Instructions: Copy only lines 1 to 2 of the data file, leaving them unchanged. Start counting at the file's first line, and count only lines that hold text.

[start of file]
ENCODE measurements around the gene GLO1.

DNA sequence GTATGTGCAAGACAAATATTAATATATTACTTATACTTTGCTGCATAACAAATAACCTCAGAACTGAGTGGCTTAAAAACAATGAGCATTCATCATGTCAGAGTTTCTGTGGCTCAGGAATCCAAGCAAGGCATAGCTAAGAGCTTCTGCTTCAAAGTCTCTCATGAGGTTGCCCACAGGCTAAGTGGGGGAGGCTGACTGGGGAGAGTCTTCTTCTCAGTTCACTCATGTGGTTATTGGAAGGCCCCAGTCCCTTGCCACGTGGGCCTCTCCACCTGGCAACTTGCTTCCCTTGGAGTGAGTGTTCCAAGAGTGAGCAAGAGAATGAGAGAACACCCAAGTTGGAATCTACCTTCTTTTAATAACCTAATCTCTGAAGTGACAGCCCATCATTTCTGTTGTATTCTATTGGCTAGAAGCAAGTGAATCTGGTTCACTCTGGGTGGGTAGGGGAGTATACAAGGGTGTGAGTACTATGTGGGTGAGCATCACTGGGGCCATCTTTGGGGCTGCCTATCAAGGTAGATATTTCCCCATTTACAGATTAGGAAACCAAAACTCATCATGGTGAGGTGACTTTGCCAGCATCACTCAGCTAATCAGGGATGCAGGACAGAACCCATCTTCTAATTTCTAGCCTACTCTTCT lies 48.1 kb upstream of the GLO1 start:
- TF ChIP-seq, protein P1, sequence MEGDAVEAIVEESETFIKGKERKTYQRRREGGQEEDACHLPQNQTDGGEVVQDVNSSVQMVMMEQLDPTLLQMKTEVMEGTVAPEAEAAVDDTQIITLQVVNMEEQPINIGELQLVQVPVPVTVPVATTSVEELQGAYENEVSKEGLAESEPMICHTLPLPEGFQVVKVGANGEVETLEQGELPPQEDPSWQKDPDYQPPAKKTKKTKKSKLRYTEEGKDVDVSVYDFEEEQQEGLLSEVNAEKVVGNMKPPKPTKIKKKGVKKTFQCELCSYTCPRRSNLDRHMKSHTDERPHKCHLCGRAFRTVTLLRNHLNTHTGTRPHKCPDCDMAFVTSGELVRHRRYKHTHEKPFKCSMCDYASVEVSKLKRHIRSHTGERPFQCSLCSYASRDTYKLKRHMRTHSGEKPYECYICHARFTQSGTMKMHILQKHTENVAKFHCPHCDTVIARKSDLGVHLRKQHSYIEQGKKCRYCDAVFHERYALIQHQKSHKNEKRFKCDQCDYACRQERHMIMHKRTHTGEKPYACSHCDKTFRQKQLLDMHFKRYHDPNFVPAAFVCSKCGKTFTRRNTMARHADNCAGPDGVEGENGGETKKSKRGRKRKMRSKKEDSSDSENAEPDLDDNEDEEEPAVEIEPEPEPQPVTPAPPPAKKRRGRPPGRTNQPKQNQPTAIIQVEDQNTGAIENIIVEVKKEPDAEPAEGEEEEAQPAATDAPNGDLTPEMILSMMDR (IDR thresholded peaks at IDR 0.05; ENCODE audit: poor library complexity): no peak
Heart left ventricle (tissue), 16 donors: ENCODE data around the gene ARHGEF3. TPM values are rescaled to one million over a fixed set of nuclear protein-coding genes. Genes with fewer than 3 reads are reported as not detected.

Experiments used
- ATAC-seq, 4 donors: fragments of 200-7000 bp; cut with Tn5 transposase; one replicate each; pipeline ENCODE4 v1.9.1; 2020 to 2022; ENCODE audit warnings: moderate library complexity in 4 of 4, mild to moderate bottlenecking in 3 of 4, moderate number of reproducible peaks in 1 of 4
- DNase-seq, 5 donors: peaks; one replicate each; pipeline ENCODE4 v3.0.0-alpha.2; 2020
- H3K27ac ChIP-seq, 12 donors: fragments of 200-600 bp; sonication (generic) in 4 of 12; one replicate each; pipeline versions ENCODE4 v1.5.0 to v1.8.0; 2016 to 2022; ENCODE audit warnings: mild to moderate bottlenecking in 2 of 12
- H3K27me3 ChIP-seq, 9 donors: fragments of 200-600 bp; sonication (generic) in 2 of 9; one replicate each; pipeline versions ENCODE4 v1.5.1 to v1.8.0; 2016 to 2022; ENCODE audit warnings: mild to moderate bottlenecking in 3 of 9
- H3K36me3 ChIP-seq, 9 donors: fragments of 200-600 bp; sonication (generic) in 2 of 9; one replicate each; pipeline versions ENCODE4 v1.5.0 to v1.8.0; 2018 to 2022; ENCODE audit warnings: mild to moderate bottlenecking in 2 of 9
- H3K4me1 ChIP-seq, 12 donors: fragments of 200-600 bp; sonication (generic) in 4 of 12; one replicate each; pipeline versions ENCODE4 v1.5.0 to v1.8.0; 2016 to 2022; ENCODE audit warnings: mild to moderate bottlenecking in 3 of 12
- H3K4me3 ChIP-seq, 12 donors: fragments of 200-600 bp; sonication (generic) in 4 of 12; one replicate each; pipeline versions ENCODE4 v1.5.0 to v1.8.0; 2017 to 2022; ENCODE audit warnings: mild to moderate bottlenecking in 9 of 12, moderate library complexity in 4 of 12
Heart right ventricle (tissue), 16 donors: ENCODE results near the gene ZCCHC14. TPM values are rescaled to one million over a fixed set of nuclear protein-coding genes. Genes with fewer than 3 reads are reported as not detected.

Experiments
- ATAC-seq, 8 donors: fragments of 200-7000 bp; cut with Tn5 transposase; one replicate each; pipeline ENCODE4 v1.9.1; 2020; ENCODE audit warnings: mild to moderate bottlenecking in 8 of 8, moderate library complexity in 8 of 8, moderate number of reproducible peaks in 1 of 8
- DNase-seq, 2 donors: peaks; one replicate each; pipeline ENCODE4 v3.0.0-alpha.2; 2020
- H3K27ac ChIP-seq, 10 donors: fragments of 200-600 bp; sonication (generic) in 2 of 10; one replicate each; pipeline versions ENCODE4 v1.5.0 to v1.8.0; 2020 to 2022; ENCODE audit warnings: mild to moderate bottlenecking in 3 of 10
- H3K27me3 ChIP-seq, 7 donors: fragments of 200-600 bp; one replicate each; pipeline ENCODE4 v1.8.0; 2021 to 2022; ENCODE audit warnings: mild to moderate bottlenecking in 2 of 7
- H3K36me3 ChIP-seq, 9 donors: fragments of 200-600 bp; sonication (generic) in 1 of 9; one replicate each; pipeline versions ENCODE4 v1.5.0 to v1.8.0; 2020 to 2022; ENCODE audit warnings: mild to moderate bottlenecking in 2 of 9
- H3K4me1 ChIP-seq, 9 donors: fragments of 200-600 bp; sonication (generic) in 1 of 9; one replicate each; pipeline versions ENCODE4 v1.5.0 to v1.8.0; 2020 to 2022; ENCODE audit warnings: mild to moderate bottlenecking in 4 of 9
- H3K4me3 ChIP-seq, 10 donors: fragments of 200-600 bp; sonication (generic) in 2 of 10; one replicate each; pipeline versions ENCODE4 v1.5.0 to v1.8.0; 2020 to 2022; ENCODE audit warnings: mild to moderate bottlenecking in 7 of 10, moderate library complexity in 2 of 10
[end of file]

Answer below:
ENCODE measurements around the gene GLO1.

DNA sequence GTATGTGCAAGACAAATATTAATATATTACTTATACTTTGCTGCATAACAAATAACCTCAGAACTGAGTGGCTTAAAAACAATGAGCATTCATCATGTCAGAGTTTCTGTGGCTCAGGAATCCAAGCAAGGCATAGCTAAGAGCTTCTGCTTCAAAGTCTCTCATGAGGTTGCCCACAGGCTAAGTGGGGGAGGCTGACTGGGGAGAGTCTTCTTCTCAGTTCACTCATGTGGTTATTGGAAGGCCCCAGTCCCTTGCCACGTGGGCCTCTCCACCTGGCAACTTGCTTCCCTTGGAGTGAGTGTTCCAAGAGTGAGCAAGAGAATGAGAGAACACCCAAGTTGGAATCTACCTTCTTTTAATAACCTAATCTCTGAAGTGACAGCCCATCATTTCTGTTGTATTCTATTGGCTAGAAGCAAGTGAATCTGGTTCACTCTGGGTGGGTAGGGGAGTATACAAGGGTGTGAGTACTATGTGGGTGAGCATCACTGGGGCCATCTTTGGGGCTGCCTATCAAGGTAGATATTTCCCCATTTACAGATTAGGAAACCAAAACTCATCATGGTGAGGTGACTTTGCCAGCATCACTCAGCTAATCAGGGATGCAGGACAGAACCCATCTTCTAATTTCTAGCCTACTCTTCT lies 48.1 kb upstream of the GLO1 start: